Cabinet approves shale gas policy
ISLAMABAD: The Federal Cabinet approved on Wednesday a policy framework for exploitation of Shale Gas deposits, roughly estimated at 51 trillion cubic feet (TCF) and constituted a committee, led by law minister Farooq H. Naik, to prevail upon the Oil and Gas Regulatory Authority (Ogra).
Presided over by Prime Minister Raja Pervez Ashraf, the Cabinet was informed by the Ministry of Petroleum that Ogra’s refusal to pass on to consumers the Rs11 billion financial impact of gas theft, losses in law and order hit areas and minimum gas consumption had created ‘survival challenges’ for gas utilities.
The meeting was told that the Ogra did not implement a previous decision of the Federal Cabinet on passing on this impact to consumers through gas prices.
The Ogra informed the Cabinet that under the Ogra act, the regulator was required to allow recovery of only prudent cost of gas supply from consumers and was not bound to implement policy directions inconsistent with the law as also ruled recently by Supreme Court.
“The cabinet considered policy guidelines under section 21 of Ogra Ordinance 2002 and decided that the decision of the cabinet committee on this issue will be implemented,” said an official statement.
Prime Minister’s adviser on petroleum Dr Asim Hussain told Dawn that the cabinet directed the cabinet committee, led by law minister and comprising federal ministers Nazar Mohammad Gondal and Farooq Saeed Khan, to hold its meeting on Thursday to take a final decision within a day.
In case, minimum charges, gas theft and losses in security affected areas are passed on to consumers, gas prices are estimated to increase on average by Rs13 per unit.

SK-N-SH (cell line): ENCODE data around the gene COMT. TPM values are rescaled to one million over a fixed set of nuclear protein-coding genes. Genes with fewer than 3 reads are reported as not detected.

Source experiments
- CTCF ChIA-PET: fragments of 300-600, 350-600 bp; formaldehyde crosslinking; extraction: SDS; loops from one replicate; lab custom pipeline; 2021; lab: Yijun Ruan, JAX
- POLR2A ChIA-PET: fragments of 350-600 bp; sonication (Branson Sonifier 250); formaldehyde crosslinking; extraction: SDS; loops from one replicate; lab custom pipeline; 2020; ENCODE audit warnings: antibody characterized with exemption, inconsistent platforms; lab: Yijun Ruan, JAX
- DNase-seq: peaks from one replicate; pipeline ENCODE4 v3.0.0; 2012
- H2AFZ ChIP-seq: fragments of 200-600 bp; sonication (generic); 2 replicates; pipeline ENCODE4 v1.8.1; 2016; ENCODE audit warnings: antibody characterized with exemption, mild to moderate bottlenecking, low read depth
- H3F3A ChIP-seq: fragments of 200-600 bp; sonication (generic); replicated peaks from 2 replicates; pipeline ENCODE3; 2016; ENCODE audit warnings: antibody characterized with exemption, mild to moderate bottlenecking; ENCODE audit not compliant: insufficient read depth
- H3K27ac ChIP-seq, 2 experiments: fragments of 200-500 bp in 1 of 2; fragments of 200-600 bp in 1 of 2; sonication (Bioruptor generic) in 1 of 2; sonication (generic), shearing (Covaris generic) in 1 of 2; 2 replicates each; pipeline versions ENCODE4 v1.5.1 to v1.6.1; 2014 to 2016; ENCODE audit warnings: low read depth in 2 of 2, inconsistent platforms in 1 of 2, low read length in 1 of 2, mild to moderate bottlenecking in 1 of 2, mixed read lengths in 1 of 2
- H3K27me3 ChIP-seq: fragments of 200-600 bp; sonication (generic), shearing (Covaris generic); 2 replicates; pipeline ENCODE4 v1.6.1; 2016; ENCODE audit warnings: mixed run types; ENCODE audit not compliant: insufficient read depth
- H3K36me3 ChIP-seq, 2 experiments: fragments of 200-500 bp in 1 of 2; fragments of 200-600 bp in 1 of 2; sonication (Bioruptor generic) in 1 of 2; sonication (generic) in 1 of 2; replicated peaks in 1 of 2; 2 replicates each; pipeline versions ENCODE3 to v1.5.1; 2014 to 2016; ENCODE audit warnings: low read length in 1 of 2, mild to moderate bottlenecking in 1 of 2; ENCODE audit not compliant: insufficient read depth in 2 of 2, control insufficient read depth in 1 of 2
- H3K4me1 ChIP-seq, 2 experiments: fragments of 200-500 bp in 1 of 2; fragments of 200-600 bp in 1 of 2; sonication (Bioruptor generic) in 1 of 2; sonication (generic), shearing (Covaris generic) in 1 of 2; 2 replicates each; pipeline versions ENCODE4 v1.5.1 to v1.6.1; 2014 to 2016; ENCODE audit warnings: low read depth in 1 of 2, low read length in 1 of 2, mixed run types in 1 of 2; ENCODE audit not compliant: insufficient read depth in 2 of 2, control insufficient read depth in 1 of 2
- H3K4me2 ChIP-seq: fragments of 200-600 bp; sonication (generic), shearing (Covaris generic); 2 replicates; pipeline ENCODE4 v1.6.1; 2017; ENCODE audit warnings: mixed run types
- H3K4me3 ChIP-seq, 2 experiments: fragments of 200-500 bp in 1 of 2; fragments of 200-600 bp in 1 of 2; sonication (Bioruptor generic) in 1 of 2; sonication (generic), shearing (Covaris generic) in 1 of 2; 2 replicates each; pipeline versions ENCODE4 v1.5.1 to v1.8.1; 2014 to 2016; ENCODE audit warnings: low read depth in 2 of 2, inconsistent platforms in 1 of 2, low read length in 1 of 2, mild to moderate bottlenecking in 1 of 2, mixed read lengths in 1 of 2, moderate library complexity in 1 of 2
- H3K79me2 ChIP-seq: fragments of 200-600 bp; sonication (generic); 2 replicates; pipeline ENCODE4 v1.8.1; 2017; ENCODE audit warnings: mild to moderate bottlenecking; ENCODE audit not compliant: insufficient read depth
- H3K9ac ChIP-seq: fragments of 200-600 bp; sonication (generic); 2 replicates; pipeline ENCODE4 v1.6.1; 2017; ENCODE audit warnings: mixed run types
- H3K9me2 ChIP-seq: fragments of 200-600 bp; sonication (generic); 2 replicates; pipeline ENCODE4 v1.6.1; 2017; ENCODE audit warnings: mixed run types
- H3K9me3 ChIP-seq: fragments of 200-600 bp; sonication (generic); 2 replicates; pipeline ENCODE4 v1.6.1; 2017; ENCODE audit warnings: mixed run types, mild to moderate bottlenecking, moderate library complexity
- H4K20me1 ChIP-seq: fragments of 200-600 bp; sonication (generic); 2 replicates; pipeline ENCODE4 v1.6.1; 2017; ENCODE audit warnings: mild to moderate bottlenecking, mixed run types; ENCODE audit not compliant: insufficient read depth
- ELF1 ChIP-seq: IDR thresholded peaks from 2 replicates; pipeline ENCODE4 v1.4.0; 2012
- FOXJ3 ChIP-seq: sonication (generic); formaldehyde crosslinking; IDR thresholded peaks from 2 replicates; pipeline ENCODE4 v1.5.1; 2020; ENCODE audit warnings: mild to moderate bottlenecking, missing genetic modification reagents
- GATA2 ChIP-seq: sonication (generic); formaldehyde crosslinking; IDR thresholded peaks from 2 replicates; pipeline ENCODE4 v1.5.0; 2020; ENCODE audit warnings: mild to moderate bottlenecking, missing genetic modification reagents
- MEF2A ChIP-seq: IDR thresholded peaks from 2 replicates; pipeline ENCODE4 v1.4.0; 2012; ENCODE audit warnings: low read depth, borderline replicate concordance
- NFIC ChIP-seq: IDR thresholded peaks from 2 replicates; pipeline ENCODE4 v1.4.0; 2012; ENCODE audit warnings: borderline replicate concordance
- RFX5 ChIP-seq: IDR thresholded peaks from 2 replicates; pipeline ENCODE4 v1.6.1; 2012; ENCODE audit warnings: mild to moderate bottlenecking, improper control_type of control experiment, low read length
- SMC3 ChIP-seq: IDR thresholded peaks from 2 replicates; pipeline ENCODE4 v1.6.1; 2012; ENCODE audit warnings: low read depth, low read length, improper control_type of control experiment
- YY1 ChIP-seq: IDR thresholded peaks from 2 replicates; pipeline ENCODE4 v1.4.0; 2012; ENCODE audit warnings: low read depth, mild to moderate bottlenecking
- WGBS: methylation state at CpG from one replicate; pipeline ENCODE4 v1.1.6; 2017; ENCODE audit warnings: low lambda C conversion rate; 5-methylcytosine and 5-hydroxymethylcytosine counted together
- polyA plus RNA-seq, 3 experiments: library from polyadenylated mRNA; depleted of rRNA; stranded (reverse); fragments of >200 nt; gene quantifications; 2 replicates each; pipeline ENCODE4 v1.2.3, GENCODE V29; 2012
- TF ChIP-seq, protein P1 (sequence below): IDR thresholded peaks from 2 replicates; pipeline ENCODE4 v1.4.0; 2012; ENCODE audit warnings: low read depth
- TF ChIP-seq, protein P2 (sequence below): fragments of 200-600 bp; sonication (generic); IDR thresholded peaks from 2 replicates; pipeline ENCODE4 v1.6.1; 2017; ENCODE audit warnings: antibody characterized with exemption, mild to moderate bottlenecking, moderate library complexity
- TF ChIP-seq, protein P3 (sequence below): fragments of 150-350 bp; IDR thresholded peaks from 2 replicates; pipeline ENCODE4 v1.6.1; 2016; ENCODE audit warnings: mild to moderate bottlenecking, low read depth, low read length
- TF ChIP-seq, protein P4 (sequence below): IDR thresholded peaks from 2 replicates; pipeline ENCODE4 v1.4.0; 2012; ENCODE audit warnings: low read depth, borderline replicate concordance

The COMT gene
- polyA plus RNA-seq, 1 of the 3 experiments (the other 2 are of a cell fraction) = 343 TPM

Dr Hussain said the approval of the shale gas policy framework was a major initiative that would bring into production of a major portion of 51 TCF shale gas reserves – an unconventional and technically difficult resource.
He said that according to a study conducted by a group of gas exploration and production companies, shale gas production would become economical at about 80 per cent of Brent Crude but this would have to be brought down to 70 per cent of Brent Crude Oil.
He said development of shale gas was initially expected in upper Sindh and Lower Punjab and the government would be offering a few areas through international competitive bidding as pilot projects.
The bidding firms would be selected on the basis of “lowest price and highest work programme and investment.”
Subsequently, the policy would be updated on the basis of outcome of the pilot projects.
According to Shale Gas Policy Framework, it was expected that new fields will be predominately smaller gas fields as major fields have already been developed or exploited.
The summary said the Shale Gas reserves in Pakistan have been estimated by US Energy Information Administration (EIA) at 51 trillion cubic feet (TCF).
Currently, no Shale Gas is being produced in Pakistan and significant work is required to kick start this high potential energy source; whereas, conventional gas reserves of the country have been estimated as 58 TCF.
Shale Gas is extracted directly from a sedimentary source rock and since it has low permeability as compared to conventional reservoirs, it did not come out easily and hence specific investments and pricing were required for its exploitation.
Dr Hussain said an investment of about $1.5 billion was required for about 500 exploration and development wells because such projects were capital intensive and required high level technological expertise.